How Did King To Kill Becket's Death

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In the middle of the 12th century, King Henry II had a friend and trusted confidante in the person of Thomas Becker. In late 1170, Henry II’s words would incite four knights to murder Becket. In this paper, we will examine the proposition that Becket deliberately pursued a policy that led to his murder to advance his cause.
Becket was the son of a London merchant, by training an accountant, who rose to become the Archbishop of Canterbury. Becket had worked for his cousin who was a banker. In 1145, Becket became confidant to then Archbishop Theobald of Canterbury. Theobald believed that the Church and the Crown should co-operate through a process of reasonable compromise. Theobald had cleaned up several situations that arose when the Pope tried to interfere in English affairs. At the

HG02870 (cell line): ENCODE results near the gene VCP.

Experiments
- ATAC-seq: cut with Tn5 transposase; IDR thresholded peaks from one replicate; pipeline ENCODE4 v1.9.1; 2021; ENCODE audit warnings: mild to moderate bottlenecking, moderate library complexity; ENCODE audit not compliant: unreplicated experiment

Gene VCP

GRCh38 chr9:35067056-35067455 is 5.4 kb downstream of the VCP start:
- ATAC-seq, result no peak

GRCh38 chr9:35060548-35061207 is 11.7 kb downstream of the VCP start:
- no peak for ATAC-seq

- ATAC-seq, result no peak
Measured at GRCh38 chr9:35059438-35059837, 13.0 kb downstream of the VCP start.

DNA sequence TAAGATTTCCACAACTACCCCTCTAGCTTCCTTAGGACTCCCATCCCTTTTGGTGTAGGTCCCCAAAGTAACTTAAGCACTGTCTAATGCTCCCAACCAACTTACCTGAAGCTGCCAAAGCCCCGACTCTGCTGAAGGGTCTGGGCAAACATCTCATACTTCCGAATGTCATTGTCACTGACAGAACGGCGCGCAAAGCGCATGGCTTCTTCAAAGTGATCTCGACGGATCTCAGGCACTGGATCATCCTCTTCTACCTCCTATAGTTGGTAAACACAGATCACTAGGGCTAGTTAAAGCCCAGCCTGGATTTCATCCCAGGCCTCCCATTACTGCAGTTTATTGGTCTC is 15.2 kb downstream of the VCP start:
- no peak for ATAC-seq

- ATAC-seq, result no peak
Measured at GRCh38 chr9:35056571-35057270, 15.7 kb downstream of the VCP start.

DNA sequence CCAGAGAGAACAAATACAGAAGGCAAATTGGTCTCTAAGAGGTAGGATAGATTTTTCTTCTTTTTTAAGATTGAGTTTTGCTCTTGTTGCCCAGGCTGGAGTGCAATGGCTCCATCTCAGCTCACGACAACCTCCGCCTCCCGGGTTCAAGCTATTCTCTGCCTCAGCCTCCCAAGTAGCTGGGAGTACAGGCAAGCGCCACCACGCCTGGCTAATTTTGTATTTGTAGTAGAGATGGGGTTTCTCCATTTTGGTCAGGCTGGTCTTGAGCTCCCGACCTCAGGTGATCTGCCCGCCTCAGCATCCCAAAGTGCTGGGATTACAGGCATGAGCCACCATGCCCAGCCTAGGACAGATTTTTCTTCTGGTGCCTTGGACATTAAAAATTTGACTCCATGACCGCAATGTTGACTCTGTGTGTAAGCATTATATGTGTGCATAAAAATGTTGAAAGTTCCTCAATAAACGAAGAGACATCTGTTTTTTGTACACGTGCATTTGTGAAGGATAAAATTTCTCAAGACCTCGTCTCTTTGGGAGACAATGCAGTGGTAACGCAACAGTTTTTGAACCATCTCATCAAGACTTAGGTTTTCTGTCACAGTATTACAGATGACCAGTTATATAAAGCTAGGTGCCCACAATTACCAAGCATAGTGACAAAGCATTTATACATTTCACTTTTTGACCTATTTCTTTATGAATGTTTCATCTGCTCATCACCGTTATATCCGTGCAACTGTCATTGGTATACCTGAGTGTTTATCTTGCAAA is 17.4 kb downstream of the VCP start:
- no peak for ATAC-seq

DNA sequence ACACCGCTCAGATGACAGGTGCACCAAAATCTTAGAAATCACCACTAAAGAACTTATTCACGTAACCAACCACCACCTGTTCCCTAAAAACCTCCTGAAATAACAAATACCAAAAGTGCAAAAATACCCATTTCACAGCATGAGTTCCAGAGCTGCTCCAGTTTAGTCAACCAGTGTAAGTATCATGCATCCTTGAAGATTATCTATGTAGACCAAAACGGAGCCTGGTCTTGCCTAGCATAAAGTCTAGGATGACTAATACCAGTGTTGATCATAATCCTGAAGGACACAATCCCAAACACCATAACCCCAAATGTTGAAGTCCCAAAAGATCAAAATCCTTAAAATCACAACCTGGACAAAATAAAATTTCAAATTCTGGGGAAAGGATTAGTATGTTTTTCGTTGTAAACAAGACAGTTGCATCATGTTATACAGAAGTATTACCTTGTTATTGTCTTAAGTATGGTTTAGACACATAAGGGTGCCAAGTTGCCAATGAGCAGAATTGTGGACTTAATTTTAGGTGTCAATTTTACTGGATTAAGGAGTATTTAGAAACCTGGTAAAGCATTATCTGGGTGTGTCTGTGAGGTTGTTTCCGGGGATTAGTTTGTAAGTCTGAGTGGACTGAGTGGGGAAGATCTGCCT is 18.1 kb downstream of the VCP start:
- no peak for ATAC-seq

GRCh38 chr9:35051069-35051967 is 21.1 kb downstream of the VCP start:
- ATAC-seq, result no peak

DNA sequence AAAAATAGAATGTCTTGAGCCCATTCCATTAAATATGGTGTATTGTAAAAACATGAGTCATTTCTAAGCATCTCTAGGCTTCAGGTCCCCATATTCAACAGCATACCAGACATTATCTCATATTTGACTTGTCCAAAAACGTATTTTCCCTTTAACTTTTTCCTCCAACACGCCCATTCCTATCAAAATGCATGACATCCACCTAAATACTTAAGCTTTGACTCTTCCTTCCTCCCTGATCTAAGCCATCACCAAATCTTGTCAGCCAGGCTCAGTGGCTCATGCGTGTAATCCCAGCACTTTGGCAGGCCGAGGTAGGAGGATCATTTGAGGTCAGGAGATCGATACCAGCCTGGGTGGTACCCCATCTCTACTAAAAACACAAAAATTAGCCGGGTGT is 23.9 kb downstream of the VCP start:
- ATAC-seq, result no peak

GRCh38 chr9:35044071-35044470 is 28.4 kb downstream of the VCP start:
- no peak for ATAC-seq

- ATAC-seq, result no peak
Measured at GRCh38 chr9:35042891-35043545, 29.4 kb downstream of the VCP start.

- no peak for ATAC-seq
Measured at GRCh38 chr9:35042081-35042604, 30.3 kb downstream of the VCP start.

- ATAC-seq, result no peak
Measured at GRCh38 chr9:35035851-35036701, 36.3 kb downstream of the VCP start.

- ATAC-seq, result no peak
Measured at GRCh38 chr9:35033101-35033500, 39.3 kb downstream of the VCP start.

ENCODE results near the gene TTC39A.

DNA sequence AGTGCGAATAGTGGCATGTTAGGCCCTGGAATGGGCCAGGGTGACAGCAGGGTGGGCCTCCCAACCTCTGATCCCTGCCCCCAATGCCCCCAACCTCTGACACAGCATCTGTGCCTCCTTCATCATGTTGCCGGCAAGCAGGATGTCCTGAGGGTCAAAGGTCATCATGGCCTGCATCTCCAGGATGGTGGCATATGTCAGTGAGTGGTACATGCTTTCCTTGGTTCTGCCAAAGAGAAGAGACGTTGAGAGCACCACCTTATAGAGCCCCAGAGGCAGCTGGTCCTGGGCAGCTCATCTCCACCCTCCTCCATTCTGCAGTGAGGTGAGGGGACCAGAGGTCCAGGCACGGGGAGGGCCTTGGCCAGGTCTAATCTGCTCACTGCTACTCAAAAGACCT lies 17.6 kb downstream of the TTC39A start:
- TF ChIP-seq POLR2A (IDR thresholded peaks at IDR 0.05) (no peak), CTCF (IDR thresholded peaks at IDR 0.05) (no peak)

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During the last attempt to capture Becket in the cathedral at Canterbury, a scuffle ensued and Becket received a blow to the head which escalated the violent nature of the scuffle. Becket died later that day. While opinions about Beckett and his motivation were split, his public admiration soon won over the hearts of his detractors and he accomplished in his death what he had been unable to accomplish in life. Becket became a martyr almost instantly and Henry lost the main argument that had existed between the two men. Henry would perform a public penance, and would negotiate a compromise with the Pope which would allow for a reconciliation between the church and the crown. Henry lived out his remaining days regretting his actions which led to the murder of Becket, his friend and confidante.
The relationship between Henry and Becket remains a mystery to this day. What actually drove Becket to undertake his course of action is not known. It certainly appeared to the casual observer that Becket deliberately pursued a policy to advance his cause which ultimately led to his
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